Changing Relations Among Market, State, and Civil Society
Workshop 19-21 October 2017 - Globalization and the Fourth Industrial Revolution are posing serious challenges to the values of social justice, global common good and human dignity, as denounced by Pope Francis in both Evangelii Gaudium (2013) and Laudato Si’ (2015). This requires a fresh look that integrates the advances of the economy in a critical and fruitful interdisciplinary dialogue with other disciplines and with specific actors in economic, social, political and business practices, as part of a philosophical, theological and pastoral reflection. For that, we have programmed a Seminary of three days (October 19-21, 2017) at the Pontifical Academy of Social Sciences (PASS), in Vatican City.
Taking its inspiration from the encyclical letter Caritas in Veritate (CV, 2009) by Pope Benedict XVI, particularly from its proposal for linking the logic of markets, State and civil society – which has the explicit approval of the current Pope – the workshop aims at advancing new forms of cooperation among these three entities. In a world in which we constantly question what determines our well-being, the fundamental intuition is that the economy cannot simply be concerned with minimizing the costs of production of commodities or maximizing the profits. Such reductionist stance does not allow us to solve the acute problems of the present day.
Every person, in interpreting his/her own skills and desires, is embedded in a physical and social place believed to offer the utmost chance of a better life. This means that the deus agitans of the system of relationships that foment the well-being lies in the real flesh-and-blood human beings who belong to local relational systems. It is, therefore, crucial how these actors behave as agents of change with respect to the values, attitudes and institutions of the social structure to which they belong.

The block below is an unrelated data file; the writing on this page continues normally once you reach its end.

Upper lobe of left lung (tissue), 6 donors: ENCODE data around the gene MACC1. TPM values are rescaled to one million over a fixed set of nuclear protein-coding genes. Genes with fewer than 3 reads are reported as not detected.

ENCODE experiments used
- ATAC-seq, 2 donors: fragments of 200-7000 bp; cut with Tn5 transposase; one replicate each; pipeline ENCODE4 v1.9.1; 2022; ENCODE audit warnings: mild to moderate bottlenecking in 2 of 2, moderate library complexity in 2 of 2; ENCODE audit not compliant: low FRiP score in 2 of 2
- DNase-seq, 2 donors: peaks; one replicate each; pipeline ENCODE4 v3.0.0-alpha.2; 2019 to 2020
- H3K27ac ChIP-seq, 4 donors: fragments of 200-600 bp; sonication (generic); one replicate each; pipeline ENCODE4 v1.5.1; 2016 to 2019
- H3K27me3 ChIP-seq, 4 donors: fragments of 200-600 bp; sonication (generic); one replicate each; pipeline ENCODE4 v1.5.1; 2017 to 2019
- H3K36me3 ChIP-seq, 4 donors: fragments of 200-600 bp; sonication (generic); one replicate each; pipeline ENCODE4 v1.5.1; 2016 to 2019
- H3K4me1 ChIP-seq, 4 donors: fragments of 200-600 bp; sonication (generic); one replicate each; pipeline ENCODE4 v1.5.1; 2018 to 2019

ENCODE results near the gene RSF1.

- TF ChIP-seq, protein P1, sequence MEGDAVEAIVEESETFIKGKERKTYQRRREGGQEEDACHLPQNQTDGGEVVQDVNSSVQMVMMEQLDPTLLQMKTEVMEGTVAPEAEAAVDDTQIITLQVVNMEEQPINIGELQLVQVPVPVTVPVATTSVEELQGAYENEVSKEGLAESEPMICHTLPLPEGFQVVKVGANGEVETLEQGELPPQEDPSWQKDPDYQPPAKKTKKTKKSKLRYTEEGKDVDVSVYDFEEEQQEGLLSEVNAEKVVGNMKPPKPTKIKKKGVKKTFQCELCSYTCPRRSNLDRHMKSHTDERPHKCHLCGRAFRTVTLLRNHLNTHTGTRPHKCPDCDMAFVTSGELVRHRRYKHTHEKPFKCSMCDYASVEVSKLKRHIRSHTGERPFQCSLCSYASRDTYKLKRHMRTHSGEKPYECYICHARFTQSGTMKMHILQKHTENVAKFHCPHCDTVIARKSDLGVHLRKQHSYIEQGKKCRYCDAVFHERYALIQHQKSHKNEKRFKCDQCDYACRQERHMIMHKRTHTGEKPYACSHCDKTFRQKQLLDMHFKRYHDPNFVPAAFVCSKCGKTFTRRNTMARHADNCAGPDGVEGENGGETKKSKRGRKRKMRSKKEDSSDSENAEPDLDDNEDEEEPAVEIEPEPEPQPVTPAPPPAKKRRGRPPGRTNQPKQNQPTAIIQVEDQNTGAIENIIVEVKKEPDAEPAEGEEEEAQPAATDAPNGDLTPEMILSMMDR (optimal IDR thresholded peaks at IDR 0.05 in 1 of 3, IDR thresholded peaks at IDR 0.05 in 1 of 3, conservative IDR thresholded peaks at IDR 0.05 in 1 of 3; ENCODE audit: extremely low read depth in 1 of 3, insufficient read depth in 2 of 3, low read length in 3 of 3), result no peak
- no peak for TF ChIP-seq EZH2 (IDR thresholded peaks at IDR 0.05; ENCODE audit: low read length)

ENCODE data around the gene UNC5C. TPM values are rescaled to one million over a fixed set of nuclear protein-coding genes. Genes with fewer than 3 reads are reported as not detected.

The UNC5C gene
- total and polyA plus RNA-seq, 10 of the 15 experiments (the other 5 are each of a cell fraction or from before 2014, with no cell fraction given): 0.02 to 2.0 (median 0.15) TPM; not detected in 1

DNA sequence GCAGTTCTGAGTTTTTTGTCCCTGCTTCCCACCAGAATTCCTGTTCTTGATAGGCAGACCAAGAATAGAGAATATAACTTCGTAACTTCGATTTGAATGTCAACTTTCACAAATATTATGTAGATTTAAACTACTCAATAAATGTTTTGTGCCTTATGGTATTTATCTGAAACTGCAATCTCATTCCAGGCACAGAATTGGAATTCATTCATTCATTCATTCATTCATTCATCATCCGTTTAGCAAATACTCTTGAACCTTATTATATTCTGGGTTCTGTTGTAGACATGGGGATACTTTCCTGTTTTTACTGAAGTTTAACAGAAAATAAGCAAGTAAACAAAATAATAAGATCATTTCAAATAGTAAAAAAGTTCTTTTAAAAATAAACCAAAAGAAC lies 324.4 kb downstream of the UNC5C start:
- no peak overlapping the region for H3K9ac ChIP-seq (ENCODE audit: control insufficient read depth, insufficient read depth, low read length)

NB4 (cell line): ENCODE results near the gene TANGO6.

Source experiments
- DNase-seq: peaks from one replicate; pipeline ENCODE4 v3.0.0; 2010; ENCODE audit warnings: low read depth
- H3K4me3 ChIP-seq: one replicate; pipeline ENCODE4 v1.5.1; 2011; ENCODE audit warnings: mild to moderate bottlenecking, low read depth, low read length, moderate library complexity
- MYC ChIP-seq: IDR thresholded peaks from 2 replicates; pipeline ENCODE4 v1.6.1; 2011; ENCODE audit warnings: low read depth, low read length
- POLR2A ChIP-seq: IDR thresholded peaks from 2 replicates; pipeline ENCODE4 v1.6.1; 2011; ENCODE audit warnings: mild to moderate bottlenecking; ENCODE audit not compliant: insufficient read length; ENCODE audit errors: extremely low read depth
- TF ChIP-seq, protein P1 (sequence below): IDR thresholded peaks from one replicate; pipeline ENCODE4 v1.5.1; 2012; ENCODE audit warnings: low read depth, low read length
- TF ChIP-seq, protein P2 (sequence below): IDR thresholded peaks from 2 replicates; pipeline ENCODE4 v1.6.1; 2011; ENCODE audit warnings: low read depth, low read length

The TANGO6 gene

The workshop takes as its lighthouse the “how question”, i.e. how to implement feasible strategies to avoid exclusion and to stop the process of going on exclusions. Therefore, the focus will be on therapy, rather than on diagnostics. We believe that for an ethical, politically just and economically efficient market articulation, the State and civil society can contribute significantly to this. As Pope Francis continuously recalls, it is not sufficient to limit our efforts to the factum. What is required is to move a step forward in the direction of faciendum.
Themes of the Seminary
1st Session (introduction): The articulation between the logics of markets, the State and civil society according to the encyclicals Caritas in Veritate and Evangelii Gaudium
Guiding questions: Why does Caritas in Veritate and Evangelii Gaudium give central importance to the articulation of the logics of the market, the State and civil society? What anthropological, theological, sociological and economic visions lie behind the need for integration between the principles of exchange of equivalents, redistribution and reciprocity as proposed by these documents? Which suggestions can be given for a fruitful interdisciplinary dialogue in such a direction?
2nd Session: The articulation between the logics of markets, the State and Civil Society from a cultural point of view
Guiding questions: What possibilities does a culture and an economy of gift has to flourish in today’s world marked by so many political, social, religious and environmental conflicts and tensions? What sources, traditions and specific cultural matrices would be necessary to resort to in order to integrate the current economy within a frame of values, practices and human relations, so as to increase their productive, ethical, social and environmental performance? We give because we have received. If so, why don’t we give more? Why do we stop giving? Why do we suppress our disposition to give? One answer could be: to protect ourselves, because giving and receiving a gift is the most risky form of circulation of things. Is it so?